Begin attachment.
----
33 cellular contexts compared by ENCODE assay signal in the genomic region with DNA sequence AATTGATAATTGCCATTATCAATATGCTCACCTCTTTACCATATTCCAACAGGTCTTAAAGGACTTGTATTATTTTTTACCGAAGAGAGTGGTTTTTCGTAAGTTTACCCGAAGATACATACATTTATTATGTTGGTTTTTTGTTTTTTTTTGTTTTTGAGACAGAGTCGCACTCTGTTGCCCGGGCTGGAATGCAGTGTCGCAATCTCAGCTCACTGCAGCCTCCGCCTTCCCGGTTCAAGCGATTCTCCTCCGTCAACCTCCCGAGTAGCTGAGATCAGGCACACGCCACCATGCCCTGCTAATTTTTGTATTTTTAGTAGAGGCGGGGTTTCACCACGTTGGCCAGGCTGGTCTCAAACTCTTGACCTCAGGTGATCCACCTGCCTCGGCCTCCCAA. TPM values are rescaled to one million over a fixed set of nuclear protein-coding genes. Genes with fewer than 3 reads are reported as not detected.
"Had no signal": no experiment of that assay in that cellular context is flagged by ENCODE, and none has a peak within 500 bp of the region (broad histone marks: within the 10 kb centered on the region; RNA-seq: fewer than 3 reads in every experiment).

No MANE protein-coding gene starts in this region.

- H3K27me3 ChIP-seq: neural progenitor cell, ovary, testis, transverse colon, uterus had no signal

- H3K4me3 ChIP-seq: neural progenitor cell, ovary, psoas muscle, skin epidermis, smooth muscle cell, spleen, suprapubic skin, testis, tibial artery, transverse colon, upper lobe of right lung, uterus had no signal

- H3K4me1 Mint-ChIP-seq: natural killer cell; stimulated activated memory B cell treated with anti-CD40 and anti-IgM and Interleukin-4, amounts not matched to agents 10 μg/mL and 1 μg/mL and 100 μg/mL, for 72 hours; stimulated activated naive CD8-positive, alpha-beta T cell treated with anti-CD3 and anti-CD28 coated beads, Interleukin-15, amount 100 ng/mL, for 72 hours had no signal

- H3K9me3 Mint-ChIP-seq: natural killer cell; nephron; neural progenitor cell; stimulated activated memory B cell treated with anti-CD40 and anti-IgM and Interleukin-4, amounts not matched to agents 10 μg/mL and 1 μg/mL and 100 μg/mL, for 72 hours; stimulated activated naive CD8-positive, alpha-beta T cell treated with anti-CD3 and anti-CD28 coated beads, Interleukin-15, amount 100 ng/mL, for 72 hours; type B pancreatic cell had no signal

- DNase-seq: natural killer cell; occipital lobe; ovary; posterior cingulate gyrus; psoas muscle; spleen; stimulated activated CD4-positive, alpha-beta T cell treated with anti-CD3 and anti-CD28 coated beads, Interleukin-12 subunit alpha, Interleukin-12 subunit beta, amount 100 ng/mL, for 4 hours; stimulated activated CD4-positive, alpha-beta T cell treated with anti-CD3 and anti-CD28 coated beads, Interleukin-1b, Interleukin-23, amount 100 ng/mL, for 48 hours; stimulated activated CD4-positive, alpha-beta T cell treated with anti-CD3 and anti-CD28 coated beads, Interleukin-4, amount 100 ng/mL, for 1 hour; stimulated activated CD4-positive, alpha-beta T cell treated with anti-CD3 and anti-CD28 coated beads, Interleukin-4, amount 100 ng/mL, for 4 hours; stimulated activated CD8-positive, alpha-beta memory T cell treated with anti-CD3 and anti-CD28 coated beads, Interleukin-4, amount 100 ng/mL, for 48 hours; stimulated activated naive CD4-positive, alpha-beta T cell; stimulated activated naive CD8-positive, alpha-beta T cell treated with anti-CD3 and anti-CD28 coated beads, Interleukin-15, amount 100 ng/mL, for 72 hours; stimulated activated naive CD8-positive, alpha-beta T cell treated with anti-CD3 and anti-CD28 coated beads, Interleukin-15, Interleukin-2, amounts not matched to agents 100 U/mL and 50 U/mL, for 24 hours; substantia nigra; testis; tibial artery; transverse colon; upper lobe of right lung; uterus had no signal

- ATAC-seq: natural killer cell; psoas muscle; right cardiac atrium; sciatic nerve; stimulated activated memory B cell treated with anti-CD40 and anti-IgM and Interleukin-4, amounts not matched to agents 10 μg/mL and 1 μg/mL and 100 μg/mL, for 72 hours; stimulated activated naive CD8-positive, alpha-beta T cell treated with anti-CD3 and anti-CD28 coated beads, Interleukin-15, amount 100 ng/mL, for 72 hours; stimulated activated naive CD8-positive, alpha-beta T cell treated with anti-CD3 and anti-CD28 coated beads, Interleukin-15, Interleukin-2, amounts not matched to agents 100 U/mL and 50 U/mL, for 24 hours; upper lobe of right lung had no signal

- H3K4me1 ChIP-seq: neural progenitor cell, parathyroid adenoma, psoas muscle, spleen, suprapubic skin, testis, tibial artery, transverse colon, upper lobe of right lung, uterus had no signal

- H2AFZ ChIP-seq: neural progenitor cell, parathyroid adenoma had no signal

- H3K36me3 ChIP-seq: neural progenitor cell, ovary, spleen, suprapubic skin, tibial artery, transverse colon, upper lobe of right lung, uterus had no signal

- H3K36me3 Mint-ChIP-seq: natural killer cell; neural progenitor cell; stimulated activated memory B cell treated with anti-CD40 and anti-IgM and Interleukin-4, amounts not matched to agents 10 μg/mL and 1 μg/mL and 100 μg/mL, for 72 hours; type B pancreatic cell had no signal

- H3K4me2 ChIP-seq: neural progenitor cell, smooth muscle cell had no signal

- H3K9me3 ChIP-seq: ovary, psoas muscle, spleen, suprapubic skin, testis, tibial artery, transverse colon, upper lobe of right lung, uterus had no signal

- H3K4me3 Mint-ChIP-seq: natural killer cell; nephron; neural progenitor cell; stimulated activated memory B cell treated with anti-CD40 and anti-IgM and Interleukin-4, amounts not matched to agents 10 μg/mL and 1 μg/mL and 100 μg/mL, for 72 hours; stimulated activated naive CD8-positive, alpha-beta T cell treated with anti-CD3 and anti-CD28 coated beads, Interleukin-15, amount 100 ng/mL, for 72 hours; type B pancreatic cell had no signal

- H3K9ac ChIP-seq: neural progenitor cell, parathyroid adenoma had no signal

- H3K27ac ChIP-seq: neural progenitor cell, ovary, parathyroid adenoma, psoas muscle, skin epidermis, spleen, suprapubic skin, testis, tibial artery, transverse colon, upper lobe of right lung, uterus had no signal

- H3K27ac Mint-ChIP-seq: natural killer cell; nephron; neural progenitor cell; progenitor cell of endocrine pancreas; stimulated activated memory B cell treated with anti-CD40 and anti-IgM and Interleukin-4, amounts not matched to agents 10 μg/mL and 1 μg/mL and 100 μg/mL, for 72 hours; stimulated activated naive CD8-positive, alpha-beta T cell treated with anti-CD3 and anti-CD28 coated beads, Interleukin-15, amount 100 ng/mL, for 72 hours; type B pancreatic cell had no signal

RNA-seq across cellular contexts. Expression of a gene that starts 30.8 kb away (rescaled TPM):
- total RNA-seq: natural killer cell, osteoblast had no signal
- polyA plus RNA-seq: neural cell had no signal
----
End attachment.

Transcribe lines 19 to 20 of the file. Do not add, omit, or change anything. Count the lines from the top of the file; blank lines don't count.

- H3K27ac Mint-ChIP-seq: natural killer cell; nephron; neural progenitor cell; progenitor cell of endocrine pancreas; stimulated activated memory B cell treated with anti-CD40 and anti-IgM and Interleukin-4, amounts not matched to agents 10 μg/mL and 1 μg/mL and 100 μg/mL, for 72 hours; stimulated activated naive CD8-positive, alpha-beta T cell treated with anti-CD3 and anti-CD28 coated beads, Interleukin-15, amount 100 ng/mL, for 72 hours; type B pancreatic cell had no signal

RNA-seq across cellular contexts. Expression of a gene that starts 30.8 kb away (rescaled TPM):